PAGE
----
Alice Hoffman on Faithful, November’s #1 Indie Next List Pick

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    This isn't Alice Hoffman

    Image of Alice Hoffman, author of Faithful
    Photo by Deborah Feingold

    The number-one Indie Next List pick for November, as chosen by independent booksellers, is Faithful: A Novel by Alice Hoffman (Simon & Schuster, November 1). This coming-of-age tale follows the broken and bewildered Shelby Richmond as she tries to find her way in the aftermath of an accident that destroys the life of her best friend, Helene.

    Faithful features all of the traits readers have come to love and expect from an Alice Hoffman novel, said Tarah Jennings of Mitzi’s Books in Rapid City, South Dakota. “It is a hopeful lesson in faith, love, friendship, forgiveness, and opening up to new possibilities,” said Jennings, adding a friendly warning: “Expect a craving for Chinese food and a desire to adopt a rescue dog after reading.”

    Bestselling author Hoffman has written dozens of books during a career that began in 1977 with the publication of Property Of (Farrar Straus & Giroux), a book written while she was studying at the Stanford University Creative Writing Center in her early 20s.

    Since then, Hoffman has published works of fiction, nonfiction, and short fiction, as well as books for children and young adults. Many of her titles have appeared on Indie Next Lists over the years, and in 2015 indie booksellers named her an Indies Choice Adult Fiction Honor Award recipient for The Museum of Extraordinary Things (Scribner). Here, Hoffman talks about her latest novel.


    Cover image for Faithful by Alice HoffmanBookselling This Week: As Shelby, suffering from survivor’s guilt, recedes into herself, we cheer for the smallest strides she makes. Why was it important to maintain a sense of hope throughout Faithful, in the face of all the heartache?

    Alice Hoffman: I think we cheer for Shelby because, like her, we all suffer losses in life and experience trauma. What we do to get through is maintain hope that despite all of the heartache in life, there is also joy and beauty. Shelby is learning about the human condition — and it’s a hard lesson, but one she manages to deal with.

    BTW: Shelby is so loved, but she finds the responsibility of loving and being loved too much to bear after losing Helene. Why does it take Shelby so long to learn that she can not only accept love but also return it?

    AH: Love should be easy, but it can be so complicated, especially after a great loss. To trust yourself and others can be a huge challenge. Shelby suffers from survivor’s guilt, and she feels she doesn’t deserve love. I think many of us feel that at different times in our lives, and we have to relearn how to love ourselves and others. A friend once told me that love is an act of will, and I understand what she meant. You have to go against all odds and simply believe in love.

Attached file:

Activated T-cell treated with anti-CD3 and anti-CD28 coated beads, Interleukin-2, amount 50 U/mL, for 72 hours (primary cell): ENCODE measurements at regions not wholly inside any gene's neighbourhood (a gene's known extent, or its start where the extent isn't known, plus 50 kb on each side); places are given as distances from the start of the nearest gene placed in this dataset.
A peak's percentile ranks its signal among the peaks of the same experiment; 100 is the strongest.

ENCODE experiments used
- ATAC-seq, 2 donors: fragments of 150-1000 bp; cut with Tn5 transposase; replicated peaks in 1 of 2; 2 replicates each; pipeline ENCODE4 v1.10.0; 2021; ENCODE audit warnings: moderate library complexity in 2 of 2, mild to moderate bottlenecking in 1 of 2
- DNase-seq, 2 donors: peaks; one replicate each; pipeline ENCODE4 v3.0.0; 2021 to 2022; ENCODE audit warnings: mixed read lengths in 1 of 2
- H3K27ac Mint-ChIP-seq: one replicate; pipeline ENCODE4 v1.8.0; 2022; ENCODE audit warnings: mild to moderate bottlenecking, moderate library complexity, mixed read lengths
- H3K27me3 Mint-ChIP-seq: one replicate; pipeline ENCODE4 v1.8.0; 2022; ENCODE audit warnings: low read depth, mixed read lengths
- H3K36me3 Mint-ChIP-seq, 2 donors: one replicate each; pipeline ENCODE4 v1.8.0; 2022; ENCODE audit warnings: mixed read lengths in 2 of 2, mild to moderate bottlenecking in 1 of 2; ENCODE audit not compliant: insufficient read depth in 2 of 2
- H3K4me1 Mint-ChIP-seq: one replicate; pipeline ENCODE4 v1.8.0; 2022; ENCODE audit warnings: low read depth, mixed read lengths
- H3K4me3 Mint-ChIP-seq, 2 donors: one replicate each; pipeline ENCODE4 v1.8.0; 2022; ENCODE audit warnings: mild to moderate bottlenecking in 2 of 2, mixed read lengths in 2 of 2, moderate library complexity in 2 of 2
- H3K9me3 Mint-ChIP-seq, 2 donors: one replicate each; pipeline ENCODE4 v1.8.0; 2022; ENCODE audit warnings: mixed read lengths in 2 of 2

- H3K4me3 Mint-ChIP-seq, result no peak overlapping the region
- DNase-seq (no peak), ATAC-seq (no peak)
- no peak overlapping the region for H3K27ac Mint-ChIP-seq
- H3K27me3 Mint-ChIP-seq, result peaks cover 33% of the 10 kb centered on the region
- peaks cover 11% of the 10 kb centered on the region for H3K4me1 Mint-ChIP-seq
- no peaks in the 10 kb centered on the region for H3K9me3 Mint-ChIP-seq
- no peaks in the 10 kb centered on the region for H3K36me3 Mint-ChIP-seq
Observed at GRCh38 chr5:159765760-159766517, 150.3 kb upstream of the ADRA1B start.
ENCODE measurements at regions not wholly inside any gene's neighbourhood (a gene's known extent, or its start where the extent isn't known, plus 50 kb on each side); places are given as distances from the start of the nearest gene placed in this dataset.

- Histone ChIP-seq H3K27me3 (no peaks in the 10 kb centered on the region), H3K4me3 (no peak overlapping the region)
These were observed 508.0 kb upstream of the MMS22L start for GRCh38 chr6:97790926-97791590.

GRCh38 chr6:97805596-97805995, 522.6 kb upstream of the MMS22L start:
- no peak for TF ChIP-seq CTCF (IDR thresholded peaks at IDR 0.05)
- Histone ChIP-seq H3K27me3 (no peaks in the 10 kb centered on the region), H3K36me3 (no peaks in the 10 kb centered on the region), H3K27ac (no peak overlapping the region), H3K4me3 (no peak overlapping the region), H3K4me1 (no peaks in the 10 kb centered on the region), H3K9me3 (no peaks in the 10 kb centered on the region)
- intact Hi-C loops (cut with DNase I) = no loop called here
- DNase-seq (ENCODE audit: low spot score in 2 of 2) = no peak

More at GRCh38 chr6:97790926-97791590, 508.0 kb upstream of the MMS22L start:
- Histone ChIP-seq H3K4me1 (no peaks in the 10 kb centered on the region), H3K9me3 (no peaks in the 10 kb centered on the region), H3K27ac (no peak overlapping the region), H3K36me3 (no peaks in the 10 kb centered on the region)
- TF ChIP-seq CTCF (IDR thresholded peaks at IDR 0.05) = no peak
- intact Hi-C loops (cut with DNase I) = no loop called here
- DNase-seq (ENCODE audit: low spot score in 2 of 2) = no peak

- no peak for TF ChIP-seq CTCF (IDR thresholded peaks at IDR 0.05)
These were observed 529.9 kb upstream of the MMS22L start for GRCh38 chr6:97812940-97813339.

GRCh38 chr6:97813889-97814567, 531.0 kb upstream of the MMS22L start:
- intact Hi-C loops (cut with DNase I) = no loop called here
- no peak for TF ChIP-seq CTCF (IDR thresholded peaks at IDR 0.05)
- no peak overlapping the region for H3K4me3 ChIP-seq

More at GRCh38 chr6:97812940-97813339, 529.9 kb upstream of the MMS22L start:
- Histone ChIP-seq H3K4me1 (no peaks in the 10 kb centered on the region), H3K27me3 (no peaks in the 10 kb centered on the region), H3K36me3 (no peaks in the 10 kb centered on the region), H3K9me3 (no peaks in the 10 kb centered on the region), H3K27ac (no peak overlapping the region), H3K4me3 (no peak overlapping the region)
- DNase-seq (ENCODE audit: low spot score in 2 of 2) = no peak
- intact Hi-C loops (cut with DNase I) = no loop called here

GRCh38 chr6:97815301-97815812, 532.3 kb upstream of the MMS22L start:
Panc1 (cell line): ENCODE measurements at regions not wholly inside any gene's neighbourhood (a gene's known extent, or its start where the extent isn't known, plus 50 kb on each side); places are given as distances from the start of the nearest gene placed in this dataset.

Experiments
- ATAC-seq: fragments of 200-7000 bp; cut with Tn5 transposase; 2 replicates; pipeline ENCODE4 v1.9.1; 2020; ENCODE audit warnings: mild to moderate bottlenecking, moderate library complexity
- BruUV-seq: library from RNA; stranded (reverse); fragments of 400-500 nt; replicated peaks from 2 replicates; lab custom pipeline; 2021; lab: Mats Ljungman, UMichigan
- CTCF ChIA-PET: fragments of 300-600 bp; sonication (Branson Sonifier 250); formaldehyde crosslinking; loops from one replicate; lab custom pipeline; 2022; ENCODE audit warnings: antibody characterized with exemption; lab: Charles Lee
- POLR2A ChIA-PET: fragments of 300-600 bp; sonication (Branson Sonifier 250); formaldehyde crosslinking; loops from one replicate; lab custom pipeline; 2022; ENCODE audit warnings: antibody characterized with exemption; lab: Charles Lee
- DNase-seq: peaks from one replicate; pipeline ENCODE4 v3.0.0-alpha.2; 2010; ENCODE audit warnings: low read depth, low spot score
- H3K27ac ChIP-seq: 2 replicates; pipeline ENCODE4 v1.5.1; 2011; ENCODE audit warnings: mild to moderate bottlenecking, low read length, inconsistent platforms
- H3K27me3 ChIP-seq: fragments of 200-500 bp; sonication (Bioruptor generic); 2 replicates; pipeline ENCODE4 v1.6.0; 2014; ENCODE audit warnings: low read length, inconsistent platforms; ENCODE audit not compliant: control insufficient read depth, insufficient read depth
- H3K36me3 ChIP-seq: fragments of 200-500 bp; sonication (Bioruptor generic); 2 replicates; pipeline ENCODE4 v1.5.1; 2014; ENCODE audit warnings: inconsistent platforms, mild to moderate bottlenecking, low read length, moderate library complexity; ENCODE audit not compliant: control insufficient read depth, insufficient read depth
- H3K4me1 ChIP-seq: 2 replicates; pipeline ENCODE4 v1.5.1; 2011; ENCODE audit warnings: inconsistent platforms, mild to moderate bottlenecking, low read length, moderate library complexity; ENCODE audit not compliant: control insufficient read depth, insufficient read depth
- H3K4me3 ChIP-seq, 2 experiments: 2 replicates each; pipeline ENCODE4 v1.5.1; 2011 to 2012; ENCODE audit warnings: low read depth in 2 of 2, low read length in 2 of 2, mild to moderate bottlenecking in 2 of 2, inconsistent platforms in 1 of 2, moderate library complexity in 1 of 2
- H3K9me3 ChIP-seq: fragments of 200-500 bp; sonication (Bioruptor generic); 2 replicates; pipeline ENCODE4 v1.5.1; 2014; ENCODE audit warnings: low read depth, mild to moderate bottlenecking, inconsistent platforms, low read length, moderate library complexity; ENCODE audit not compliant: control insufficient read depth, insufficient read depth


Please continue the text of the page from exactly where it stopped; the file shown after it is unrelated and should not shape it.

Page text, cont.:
BTW: Does the theme of survival bear a new significance for you following your battle with cancer?

    AH: Absolutely. I think survival has always been my theme, and I’ve always been in awe of how people manage to survive trauma and tragedy, but my own breast cancer intensified that theme. I’ve learned so much from the people I’ve met who have fought cancer, and I think that impacted the way Shelby’s mother, Sue, deals with her illness. People are so brave; they amaze me.

    BTW: You are the proud owner of a sheepdog named Shelby. Did she provide the inspiration for Shelby Richmond — perhaps her unquestioning love for animals or her proclivity for freeing animals from unfortunate circumstances?

    AH: Actually, my dog was named for the already-written character of Shelby. I wish I could adopt 10 dogs! When Shelby rescues the dogs, she rescues herself as well. She sees herself differently, and makes an intense emotional connection. I often think dogs are the best therapy.

    BTW: What does it mean to you to have had the support of independent booksellers over the years?

    AH: Independent booksellers have supported me from the beginning of my writing career, and the bookstores I’ve loved have changed my life, first as a reader, and then as a writer. I’m so grateful for that support. My early books were always supported by independent bookstores even when they weren’t selling very many copies. Booksellers who hand-sold my novels made all the difference. Two of my favorite independent bookstores are visited by the characters in Faithful, but there are so many that have been my salvation. I can’t imagine living in a town where there wasn’t an independent bookstore.